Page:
Fibroadenoma is a benign breast tumor arising from glandular tissue (the tissue that secretes milk after pregnancy and childbirth).

Why does fibroadenoma occur?

Certainly unknown. It is believed that the cause of fibroadenoma is hormonal changes in adolescence and menopause, since it is during these periods of a woman’s life that fibroadenoma most often occurs.

How does fibroadenoma manifest itself?

Most often, fibroadenoma appears as a painless mass in the breast. When palpating, fibroadenoma is defined as a rounded formation, with a smooth surface, easily displaced. Fibroadenoma may not be palpable. These tumors are traditionally found incidentally during ultrasound or mammography.

Can fibroadenoma turn into cancer?

In general, no. There is only one type of fibroadenoma – phyllodes fibroadenoma, which tends to degenerate into a sarcoma. This tumor is not often referred to as a leaf-shaped tumor and most agree that it is a separate type of benign breast tumor.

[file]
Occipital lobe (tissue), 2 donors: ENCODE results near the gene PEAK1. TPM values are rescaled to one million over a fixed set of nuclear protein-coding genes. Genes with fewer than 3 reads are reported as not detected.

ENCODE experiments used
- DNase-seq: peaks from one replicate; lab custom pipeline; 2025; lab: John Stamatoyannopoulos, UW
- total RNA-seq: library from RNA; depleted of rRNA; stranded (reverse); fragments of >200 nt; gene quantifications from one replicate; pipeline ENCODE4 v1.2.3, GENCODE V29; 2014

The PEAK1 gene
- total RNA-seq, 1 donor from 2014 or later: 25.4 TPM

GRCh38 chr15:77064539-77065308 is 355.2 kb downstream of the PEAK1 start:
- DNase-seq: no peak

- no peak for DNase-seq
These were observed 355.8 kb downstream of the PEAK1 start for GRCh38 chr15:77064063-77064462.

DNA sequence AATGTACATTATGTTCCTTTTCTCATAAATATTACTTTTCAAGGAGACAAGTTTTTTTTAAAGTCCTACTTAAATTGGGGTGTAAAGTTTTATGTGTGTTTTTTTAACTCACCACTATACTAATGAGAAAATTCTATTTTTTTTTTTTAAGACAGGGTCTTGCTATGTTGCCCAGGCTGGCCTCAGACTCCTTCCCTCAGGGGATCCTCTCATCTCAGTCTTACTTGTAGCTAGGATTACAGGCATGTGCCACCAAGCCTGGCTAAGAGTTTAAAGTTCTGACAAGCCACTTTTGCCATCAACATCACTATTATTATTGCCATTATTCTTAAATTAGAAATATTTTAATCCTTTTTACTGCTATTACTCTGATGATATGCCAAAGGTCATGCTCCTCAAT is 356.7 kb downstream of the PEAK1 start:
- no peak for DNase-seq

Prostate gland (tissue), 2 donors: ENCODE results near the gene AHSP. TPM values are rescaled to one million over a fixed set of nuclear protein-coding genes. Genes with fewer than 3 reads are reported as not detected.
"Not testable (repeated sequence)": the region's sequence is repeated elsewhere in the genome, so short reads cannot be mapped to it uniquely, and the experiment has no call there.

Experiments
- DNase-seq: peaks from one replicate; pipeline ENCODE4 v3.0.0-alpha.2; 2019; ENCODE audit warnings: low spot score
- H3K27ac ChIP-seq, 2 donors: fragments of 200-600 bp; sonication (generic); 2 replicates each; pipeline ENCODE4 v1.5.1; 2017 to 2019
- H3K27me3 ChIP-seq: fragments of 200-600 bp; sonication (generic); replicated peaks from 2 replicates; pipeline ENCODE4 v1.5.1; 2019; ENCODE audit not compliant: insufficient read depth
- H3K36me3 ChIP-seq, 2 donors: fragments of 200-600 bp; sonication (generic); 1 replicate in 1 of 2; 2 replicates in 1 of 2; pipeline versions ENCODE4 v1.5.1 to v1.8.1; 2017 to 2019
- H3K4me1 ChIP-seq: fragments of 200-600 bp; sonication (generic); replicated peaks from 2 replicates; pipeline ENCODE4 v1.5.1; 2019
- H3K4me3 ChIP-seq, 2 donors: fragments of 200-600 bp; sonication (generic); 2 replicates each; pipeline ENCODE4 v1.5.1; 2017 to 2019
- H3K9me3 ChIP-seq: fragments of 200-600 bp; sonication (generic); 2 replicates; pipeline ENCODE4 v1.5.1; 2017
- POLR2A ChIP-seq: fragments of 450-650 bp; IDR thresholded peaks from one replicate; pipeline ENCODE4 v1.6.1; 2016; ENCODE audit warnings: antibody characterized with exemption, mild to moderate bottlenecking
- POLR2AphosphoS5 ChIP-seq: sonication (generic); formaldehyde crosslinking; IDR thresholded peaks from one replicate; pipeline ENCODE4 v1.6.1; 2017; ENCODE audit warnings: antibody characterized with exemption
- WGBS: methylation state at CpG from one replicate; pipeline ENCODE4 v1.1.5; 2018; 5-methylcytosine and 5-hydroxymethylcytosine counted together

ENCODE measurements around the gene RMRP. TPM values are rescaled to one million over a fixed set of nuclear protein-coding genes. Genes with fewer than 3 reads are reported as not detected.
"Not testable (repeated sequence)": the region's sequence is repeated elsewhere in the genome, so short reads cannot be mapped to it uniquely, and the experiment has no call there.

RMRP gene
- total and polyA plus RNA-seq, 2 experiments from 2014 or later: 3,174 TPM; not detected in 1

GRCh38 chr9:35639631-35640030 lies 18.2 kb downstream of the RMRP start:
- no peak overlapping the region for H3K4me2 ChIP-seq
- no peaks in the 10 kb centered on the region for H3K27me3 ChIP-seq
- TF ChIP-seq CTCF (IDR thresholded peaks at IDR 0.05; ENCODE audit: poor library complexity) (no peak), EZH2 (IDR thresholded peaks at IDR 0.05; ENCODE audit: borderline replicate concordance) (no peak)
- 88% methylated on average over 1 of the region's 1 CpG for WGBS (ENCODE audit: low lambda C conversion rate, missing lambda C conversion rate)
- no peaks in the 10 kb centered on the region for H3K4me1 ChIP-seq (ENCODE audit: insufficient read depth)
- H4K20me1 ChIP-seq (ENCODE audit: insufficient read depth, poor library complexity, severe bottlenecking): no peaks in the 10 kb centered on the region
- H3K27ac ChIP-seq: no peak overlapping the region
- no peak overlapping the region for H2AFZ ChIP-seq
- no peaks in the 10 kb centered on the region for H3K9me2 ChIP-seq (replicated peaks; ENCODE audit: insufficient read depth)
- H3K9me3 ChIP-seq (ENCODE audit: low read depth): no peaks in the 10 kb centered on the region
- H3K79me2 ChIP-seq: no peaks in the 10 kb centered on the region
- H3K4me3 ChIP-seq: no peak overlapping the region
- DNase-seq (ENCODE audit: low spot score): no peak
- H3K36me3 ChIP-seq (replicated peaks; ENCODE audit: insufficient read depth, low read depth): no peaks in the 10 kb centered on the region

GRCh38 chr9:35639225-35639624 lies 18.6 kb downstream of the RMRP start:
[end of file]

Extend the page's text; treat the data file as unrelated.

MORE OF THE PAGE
After examination by an oncologist, ultrasound and mammography can be additionally used.

Is it necessary to remove fibroadenoma?

No. Indications for removal of fibroadenoma are: suspicion of breast cancer, suspicion of a phylloidal tumor, intense tumor growth, large tumor size (due to breast deformity).

Can fibroadenoma be cured without surgery?

No. Fibroadenomas may shrink but never completely resolve.

How is the operation going?

Usually, a small incision is made under local anesthesia, after which the fibroadenoma is found in the tissues and it is removed. Enucleation is usually performed – removal of the tumor without surrounding tissue. With strong suspicions of breast cancer, a sectoral resection is performed – removal of the tumor with surrounding healthy tissues. The removed tissues are sent for histological examination.

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